Sometimes the most wildly different can be the most similar. What do the minimally elegant garments worn by Georgia O’Keeffe and the wildly exuberant clothes of the Counter Culture have in common? The clue may be found in the subtitle, “Handmade Fashion in an American Counterculture.” Yes, the handmade. Both O’Keeffe and members of the Counter Culture movement used their hands to make their garments.
Recently I had the fortune of seeing Georgia O’Keeffe: Living Modern at the Brooklyn Museum and Counter-Couture at the Museum of Art and Design. When one enters the first room of the O’Keeffe show, there are four white silk dresses, and upon examination, one may see the perfectly tiny, couture quality stitching. All made by O’Keeffe. Throughout her life, she continued to sew her own clothing. There is not much pattern found in the O’Keeffe clothing, mainly black and white and the occasional rainbow of color in her wrap dresses, yet the opposite rules for the counter-culture: pattern upon pattern, jubilant tie-dye, proliferating embroidered floral motifs, wildly textured crochet – vividly, abundantly they exploit the hand-sewn in their garments.
The Counter-Couture wall text states:
“The works on display reflect the ethos of a generation of makers and wearers who-against the backdrop of the Vietnam War and the Civil Rights Movement–rejected ideals of the American Dream, which they identified as rooted in consumerism and waste, social conformity in personal appearance and behavior, and a political establishment invested in maintaining the status quo. They embraced a vision of a new, homegrown civilization rooted in self-reliance, resistance to mass-market consumerism, an affirmative connection to nature, and forms of communal engagement to forge new relationships between self and Other.”
Step back. Look. Examine. And now ponder self-reliance. In one of the exhibition videos, O’Keeffe talks about growing her own food and working hard to make a garden, so she would not have to undertake the long drive down the mountain to purchase food. We see her kneeling amidst the rows of food and picking lettuce, carefully placing it into a folded newspaper. Similarly, the Counter Culture was rooted in the Back-to-Land movement, growing their own food and living off the land, often residing in communes practicing “sustainable agriculture and permaculture, bartering, self-reliance and pacifism.”
How did we go so wrongly awry from these self-reliant times in the 1960s and 1970s? Furthermore, how did we get so far from making and growing to boxes of sugar-laden cereals on the store shelves and cheap t-shirts bearing company logos made in sweat shops in other countries? More importantly, where can we go now for inspiration and guidance?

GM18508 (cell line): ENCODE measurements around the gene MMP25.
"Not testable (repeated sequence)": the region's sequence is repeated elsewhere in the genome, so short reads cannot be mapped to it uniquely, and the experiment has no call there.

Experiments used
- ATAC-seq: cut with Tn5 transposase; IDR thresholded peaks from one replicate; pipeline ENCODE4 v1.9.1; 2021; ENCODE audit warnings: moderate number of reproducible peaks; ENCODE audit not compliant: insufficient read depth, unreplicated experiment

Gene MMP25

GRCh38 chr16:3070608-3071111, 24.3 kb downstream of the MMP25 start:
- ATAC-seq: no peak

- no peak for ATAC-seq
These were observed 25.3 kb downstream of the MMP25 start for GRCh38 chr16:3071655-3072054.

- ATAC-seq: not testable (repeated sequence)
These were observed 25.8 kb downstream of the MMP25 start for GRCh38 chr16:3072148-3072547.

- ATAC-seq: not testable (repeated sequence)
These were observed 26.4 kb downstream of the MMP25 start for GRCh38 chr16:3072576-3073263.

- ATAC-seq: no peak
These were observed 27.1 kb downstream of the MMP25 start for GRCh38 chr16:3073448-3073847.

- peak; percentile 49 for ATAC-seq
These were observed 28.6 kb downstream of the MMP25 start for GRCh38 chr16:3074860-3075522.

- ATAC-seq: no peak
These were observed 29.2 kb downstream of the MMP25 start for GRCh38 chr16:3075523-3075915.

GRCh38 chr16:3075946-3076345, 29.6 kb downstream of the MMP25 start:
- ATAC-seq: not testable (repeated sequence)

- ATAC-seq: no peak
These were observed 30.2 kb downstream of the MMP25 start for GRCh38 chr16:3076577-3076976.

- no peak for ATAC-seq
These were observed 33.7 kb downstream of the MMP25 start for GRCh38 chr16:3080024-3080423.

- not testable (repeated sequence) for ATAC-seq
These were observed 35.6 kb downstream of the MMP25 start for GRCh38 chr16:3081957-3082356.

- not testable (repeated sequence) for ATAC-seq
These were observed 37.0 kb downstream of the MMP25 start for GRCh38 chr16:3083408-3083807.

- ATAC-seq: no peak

The newly formed Food and Fibers Project asks us to question where our food comes from, who makes our clothes, and how we can better connect both fiber and food to the land. Their mission states, “There are so many intersections of food and fashion, from the soil that grows our food and fiber, to the plants we can both eat and dye textiles with, to the political acts of cooking our own food and mending our own clothes.”
Summer seems the ideal time to start on a new path, making ‘re-connections’ as Food and Fibers states. Shop at your local farmer’s market, filling your basket with greens and fruit for your next meal. Make a garment from organic cotton grown in the USA with a pattern from Alabama Chanin. Visit a sheep farm and purchase yarn to make a hat or pair of socks for cooler days to come. Fire up a dye pot from plants grown on the land and re-dye faded, stained clothes from your closet, rendering anew. Mend those blue jeans with the holes in the knees instead of purchasing a new pair.
Each and every time one contemplates a purchase, ask who made this, or where was it grown? The time to ponder and choose is now.
Quoted text from exhibition wall text of Counter-Couture Handmade Fashion in an American Counterculture, Museum of Art and Design. On view until August 20, 2017.
Brece – what an interesting blog post! Thank you for pointing out the exhibit similarities. I’m looking forward to seeing the O’Keeffe exhibit when it comes to the Salem Peabody Museum as I haven’t gotten to NY for a few months. Happy August (!) 1st.
For sure! There is such pleasure in having something bigger to do with our basic needs than purchasing them
in a store or online. There is an immediacy of expression that is so evident in all of these pictured garments.
I hope I don’t miss the Counter Couture show. The dresses with the Malas on them look very familiar to me…
as in I made dresses with those fine embellishments too. I am thinking of a black corduroy dress for my mom
with one centered over the breast that looked similarly ancient and contemporary as the dresses pictured here.
Thank you for all the suggestions!
I was reared on a farm, so we grew our own food and I was sewing skirts with zippers and waistbands by age 10 (on a machine). My brother still farms and also knows how to sew when needed. Some of us still abide by the ‘live close to the land’ maxim. BTW, there are MANY independent American pattern designers. You might want to see http://thanksimadethem.blogspot.com/2014/01/new-alabama-chanin-collection.html to learn how AC refused to acknowledge the fact that ‘nude’ is not an appropriate color name since it only applies to one skintone. A Caucasian skintone. Not surprising considering the models they choose, either. So while I’m a fan of their textile techniques, I’m NOT a fan of their business practices or race awareness.
Thanks for taking time to read the blog post and for your thoughtful comment as well as your blog post. I was not aware that ‘nude’ was used as a color name choice and agree with you that it is inappropriate. I will look for independent American patterns to use, too. Best, Brece